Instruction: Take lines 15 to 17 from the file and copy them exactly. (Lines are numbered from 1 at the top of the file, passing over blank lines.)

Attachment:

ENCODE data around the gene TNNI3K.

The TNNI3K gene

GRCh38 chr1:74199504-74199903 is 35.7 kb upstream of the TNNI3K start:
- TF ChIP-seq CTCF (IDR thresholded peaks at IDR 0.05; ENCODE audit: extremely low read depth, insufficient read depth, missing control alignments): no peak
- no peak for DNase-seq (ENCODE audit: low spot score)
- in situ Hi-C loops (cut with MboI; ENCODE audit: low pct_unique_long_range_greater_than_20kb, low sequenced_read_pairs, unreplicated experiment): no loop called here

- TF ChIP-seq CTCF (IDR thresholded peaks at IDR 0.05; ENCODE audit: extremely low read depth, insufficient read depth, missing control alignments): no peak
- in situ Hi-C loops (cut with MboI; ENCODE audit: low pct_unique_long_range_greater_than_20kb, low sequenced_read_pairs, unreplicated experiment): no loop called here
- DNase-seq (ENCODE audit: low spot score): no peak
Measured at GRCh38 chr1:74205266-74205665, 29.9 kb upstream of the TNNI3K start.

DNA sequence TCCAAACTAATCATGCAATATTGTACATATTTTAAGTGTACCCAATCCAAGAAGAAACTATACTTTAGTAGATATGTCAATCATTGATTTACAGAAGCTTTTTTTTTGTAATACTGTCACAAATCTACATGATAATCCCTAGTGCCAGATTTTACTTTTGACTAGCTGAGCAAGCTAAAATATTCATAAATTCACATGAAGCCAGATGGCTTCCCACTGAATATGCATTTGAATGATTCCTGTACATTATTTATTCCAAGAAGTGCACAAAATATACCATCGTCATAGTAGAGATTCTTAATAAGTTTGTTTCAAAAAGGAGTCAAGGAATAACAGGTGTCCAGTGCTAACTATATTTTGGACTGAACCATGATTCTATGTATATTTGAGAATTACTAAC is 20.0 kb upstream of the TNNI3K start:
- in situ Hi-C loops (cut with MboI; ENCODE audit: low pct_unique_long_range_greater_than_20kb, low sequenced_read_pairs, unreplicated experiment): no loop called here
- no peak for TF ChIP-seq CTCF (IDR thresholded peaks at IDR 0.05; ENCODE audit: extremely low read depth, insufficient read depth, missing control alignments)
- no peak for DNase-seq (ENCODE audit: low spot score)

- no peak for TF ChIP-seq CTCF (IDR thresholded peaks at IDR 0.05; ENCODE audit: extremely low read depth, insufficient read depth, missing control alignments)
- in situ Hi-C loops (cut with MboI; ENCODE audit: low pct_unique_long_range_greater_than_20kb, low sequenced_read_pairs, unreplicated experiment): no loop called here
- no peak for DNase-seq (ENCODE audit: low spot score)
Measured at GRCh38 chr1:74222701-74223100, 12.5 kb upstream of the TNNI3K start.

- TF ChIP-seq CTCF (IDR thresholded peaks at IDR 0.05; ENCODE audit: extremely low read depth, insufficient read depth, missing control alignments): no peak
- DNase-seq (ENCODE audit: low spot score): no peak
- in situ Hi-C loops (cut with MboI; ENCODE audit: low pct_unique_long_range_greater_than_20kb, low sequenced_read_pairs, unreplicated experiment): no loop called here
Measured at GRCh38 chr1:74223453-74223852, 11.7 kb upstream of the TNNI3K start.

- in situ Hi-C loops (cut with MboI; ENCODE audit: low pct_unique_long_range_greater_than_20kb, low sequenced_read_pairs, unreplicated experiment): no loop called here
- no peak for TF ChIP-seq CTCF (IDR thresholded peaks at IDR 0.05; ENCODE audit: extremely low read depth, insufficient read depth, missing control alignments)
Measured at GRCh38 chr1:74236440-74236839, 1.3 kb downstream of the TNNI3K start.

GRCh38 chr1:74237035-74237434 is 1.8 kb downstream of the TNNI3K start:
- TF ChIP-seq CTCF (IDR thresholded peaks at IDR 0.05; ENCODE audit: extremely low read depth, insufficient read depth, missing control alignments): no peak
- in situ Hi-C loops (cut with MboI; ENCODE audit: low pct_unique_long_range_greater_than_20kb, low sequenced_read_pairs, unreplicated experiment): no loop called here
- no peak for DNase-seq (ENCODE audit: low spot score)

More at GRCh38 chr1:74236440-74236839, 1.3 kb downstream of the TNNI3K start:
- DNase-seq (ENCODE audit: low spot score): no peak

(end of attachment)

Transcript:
- no peak for TF ChIP-seq CTCF (IDR thresholded peaks at IDR 0.05; ENCODE audit: extremely low read depth, insufficient read depth, missing control alignments)
- in situ Hi-C loops (cut with MboI; ENCODE audit: low pct_unique_long_range_greater_than_20kb, low sequenced_read_pairs, unreplicated experiment): no loop called here
- no peak for DNase-seq (ENCODE audit: low spot score)